Here are a few pics
Shouldering our packs & struggling to our feet,we headed towards the river. Fortunately, the 500yd pack back to the boat was relatively clear of any obstacles except for the final 100yds where we had to deal with the tall grass tussock humps & some willows near the river. Compared to some of the stuff that we were in during the hunt, it could have been much worse!
Here's where we finally got him up on dry ground.
Headed for camp.
I'm done for the night but i'm going to try & finish tomorrow.
It gets even better!
Like the infomercial says "but wait, there's more"!
nothing better than last minute success.
no surprises, though, that it happened with stan's outfit. he is best in class.
Congratulations man, that is one heck of a bull! Awesome story as well, look forward to reading the end of your hunt. Thanks for sharing.
No doubt it was gratifying to have milked every last day out of this hunt, and then ultimately score on a true whopper right at the wire.
I also give you props for stubbornly sticking to your archery goals in this and your previous attempts. You set a goal, wouldn't compromise, and your payoff finally came. Hard-earned and well-deserved.
Congrats again Troy! It's almost as fun reading the story as it was listening to it!
nockup: Here you go:
Mathews Switchback XT set at 70lbs.
Carbon Express Maxima Red 350s
Wasp Boss 3blade 100grain b-head
My total arrow weight was right at 400grains.
After taking a few final pics & getting everything loaded, we pointed the heavily laden boat towards camp in the twilight. I couldn't help but crack a huge grin as I reflected on what had transpired over the last 12hrs or so.
As we pulled into camp, I turned to Bruce & quipped "I'm still livin the dream baby"!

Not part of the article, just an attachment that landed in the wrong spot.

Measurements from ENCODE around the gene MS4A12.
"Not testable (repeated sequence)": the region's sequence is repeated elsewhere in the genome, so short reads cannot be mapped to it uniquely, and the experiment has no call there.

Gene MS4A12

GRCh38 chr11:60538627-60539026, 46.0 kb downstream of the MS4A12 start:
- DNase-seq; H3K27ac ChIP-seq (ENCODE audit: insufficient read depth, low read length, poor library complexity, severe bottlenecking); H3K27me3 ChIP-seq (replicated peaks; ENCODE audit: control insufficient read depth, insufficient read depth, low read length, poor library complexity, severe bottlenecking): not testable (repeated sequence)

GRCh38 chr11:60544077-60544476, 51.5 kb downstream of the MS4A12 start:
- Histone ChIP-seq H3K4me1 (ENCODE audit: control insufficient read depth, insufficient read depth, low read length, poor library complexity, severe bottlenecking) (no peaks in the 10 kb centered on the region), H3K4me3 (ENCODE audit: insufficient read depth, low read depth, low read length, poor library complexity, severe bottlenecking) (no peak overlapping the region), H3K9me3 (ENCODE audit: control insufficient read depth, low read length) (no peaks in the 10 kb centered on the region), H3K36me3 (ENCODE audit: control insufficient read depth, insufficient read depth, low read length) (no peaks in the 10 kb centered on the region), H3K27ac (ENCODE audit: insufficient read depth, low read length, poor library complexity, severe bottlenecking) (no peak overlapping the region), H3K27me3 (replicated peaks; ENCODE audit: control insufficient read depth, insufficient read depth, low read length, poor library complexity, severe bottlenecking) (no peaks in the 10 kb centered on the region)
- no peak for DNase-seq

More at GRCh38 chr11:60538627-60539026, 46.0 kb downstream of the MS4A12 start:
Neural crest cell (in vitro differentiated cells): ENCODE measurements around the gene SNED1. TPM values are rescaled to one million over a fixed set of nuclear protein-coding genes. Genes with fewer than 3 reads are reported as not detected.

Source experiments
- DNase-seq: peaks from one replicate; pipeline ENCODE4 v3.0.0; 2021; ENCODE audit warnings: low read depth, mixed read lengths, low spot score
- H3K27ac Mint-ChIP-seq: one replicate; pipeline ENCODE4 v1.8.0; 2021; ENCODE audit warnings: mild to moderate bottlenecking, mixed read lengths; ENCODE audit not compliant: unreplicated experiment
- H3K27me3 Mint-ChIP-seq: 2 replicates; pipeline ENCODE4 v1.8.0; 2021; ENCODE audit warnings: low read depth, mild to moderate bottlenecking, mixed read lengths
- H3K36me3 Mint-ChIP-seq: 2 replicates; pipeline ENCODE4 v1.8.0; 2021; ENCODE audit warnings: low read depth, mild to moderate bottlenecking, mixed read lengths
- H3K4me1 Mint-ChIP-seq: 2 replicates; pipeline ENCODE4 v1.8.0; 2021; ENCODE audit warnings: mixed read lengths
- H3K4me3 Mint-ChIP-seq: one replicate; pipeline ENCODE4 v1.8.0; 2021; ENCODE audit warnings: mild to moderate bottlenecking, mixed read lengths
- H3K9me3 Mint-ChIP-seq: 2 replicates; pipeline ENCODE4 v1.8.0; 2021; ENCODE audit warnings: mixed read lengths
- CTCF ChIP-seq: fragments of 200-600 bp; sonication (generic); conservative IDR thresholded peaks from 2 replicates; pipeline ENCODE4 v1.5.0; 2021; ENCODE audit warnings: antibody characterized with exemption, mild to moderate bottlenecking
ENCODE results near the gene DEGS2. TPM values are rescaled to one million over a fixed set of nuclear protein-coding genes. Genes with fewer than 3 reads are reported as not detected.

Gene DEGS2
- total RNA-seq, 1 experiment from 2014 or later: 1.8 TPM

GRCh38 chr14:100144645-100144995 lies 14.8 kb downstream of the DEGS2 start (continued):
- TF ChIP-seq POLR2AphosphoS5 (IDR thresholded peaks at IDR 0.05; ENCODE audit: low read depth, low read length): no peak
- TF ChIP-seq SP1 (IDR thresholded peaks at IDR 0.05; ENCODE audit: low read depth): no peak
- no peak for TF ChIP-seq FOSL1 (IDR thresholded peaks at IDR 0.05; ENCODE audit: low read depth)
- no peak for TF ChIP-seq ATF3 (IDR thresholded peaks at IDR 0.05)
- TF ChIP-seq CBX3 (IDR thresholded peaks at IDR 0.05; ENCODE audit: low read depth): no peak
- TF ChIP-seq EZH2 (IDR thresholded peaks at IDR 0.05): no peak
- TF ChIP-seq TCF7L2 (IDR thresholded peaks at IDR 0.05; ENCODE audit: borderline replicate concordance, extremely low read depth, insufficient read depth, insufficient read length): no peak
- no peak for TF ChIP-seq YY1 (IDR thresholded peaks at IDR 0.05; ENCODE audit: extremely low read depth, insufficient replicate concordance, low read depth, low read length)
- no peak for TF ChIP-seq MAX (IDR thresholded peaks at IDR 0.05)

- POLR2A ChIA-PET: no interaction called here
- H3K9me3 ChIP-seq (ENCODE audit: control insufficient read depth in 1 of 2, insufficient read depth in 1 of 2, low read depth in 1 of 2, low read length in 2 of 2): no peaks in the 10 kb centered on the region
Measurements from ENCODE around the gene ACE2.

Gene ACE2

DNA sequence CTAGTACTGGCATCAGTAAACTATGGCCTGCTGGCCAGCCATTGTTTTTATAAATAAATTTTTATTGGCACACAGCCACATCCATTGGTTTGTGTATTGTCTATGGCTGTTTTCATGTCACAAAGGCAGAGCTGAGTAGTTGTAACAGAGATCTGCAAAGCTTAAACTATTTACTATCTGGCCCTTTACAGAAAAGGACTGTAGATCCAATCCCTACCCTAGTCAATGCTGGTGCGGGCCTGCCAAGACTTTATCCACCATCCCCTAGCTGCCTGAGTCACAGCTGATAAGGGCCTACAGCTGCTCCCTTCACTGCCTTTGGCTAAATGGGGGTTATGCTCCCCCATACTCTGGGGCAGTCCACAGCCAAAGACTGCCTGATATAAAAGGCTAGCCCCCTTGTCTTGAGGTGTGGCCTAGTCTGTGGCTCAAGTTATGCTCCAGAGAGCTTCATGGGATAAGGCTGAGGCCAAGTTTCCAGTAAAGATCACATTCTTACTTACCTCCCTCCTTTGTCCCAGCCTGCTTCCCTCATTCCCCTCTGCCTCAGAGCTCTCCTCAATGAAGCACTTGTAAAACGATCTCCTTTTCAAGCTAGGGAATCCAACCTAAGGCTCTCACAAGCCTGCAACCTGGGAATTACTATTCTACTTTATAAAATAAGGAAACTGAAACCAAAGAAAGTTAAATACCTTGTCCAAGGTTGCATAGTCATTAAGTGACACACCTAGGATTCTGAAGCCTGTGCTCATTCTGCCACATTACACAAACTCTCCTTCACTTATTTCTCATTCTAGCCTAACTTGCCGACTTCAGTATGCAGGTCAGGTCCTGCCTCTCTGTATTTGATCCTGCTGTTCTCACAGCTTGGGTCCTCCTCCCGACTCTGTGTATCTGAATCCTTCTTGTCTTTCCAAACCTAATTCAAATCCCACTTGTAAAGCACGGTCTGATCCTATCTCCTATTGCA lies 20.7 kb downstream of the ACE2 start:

We had to wait for the morning's fog to burn off & Bruce & his client had long since left on their hunt by the time Stan & I finally got airborne for my flight back to Fairbanks, then home. Before taking off, I called my wife on the Sat. phone & told her that I would contact her as soon as I got into town in about 3hrs.
Stan had a couple of drop camp hunters camped about 25 miles downriver from us & although they had a Sat. phone, Stan had not heard from them in a few days. He decided that we would fly over their camp to check on them from the air. We dropped down low over the camp & after seeing no meat hanging or anything else out of the ordinary, Stan commented that he would stop in & check on them tomorrow.
As we began to gain altitude, Stan asked me if my headset sounded odd. "It all sounded fine to me" I said as we continued to climb, "but I do smell a little smoke or exhaust". We continued on for another minute or so as Stan checked his instruments. Everything was reading normal, but the fumes were beginning to get stronger. Banking hard to the left, Stan muttered something about "better safe than sorry" & headed back towards the drop camp hunter's camp. He put the plane down on the river smoothly, taxied to the bank in front of their camp & secured the plane to shore. When we pulled the cowling off, this is what we found!
I had an absolute BLAST with him. He is avid bowhunter & trapper as well. His top 2 passions are sheep hunting & lynx trapping. We talked shop all week about trapping & there just might be a lynx trapping adventure in the near future for me!
He made the trip even more enjoyable, always brimming with optimism along with just a hint of snarkyness to spice things up a little.
Not sure about those stretchy pants, though!
Here's a pic of the drop hunters.
Stan quickly ran back to his plane & got on the radio to contact the pilot. Fortunately, they heard him & banked our way. Stan had them try to contact a good friend of his in Fairbanks & relay what he was going to need to repair the plane. About 10 minutes later, they came back on the radio & informed Stan that they had gotten ahold of Joe & that he would get what we needed & head our way ASAP. As Stan thanked them for all of their help, they decided to give us one parting shot and gave us a flyover about treetop high!